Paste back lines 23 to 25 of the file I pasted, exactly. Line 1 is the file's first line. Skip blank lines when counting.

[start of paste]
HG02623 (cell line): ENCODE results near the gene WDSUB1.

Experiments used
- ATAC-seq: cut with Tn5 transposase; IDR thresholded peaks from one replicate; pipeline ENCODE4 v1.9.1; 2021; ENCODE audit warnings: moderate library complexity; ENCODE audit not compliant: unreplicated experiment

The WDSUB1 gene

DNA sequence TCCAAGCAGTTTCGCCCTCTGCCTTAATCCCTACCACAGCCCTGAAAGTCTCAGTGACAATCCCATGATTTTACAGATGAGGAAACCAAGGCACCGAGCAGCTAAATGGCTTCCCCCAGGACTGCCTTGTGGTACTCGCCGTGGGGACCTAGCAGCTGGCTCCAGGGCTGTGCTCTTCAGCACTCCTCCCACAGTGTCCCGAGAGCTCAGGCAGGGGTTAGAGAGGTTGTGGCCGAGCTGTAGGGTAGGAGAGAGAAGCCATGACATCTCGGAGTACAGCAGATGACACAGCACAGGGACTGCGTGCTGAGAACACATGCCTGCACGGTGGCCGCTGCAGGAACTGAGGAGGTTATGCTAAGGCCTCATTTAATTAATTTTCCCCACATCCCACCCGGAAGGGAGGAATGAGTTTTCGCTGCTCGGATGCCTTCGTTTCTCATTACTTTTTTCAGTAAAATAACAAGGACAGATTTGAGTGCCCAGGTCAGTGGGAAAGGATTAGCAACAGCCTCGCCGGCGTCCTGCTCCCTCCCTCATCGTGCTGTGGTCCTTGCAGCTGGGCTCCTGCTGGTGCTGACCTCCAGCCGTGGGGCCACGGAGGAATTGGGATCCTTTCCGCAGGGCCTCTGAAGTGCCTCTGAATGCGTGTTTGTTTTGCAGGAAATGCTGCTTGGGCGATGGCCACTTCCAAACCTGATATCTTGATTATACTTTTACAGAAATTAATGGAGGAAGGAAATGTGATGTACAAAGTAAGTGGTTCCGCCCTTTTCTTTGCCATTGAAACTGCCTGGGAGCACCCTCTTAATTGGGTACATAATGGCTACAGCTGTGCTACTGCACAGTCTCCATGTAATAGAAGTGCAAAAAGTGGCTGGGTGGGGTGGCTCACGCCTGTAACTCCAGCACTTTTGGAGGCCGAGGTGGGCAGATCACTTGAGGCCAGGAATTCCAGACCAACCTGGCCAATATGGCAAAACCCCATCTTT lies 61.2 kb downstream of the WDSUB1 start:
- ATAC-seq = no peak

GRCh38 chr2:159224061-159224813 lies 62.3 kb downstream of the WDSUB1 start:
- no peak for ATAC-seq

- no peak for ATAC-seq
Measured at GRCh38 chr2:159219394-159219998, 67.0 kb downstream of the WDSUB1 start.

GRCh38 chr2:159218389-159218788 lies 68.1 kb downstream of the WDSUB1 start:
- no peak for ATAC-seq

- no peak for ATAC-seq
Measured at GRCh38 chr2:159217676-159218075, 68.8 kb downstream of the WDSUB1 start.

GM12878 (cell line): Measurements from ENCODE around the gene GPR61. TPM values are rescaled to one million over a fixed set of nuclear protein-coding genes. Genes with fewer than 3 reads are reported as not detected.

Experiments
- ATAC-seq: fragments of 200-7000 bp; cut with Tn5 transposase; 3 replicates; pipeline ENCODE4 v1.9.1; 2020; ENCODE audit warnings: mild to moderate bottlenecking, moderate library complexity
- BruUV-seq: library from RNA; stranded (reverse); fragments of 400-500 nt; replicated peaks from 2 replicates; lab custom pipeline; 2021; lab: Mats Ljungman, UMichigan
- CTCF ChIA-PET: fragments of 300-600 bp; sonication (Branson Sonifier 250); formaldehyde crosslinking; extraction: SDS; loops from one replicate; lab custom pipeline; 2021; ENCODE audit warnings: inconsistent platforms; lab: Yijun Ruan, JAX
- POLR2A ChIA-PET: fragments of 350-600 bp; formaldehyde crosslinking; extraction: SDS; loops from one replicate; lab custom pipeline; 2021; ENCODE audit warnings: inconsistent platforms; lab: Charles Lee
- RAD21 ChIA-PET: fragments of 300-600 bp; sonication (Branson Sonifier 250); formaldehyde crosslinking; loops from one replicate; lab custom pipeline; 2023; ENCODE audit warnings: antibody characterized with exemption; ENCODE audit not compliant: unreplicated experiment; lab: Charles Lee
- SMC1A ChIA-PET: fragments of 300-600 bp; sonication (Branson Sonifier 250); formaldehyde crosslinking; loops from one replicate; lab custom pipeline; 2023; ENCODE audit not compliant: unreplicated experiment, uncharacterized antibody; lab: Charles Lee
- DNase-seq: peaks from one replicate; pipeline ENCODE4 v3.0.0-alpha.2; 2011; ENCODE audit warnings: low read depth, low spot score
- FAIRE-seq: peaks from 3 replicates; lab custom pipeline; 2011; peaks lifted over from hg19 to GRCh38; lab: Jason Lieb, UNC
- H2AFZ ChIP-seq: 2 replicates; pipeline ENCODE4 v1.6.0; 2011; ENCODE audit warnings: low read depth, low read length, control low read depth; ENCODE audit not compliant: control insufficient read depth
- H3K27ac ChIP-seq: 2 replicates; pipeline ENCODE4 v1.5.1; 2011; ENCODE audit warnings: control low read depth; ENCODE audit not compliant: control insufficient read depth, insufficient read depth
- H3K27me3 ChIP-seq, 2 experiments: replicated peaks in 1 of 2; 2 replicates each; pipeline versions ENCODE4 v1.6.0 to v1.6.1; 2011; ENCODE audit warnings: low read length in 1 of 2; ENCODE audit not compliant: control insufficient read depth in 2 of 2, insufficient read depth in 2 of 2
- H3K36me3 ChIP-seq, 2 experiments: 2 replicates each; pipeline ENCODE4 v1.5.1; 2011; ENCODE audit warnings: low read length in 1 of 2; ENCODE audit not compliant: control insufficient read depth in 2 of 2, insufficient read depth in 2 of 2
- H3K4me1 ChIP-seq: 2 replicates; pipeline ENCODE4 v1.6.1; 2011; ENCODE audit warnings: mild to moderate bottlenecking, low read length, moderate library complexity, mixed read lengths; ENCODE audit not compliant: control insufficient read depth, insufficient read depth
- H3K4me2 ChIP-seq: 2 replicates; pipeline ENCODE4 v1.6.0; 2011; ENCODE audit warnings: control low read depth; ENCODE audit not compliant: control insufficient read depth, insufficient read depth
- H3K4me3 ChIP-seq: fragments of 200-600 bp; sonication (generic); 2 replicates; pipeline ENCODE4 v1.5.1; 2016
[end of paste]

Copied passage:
- DNase-seq: peaks from one replicate; pipeline ENCODE4 v3.0.0-alpha.2; 2011; ENCODE audit warnings: low read depth, low spot score
- FAIRE-seq: peaks from 3 replicates; lab custom pipeline; 2011; peaks lifted over from hg19 to GRCh38; lab: Jason Lieb, UNC
- H2AFZ ChIP-seq: 2 replicates; pipeline ENCODE4 v1.6.0; 2011; ENCODE audit warnings: low read depth, low read length, control low read depth; ENCODE audit not compliant: control insufficient read depth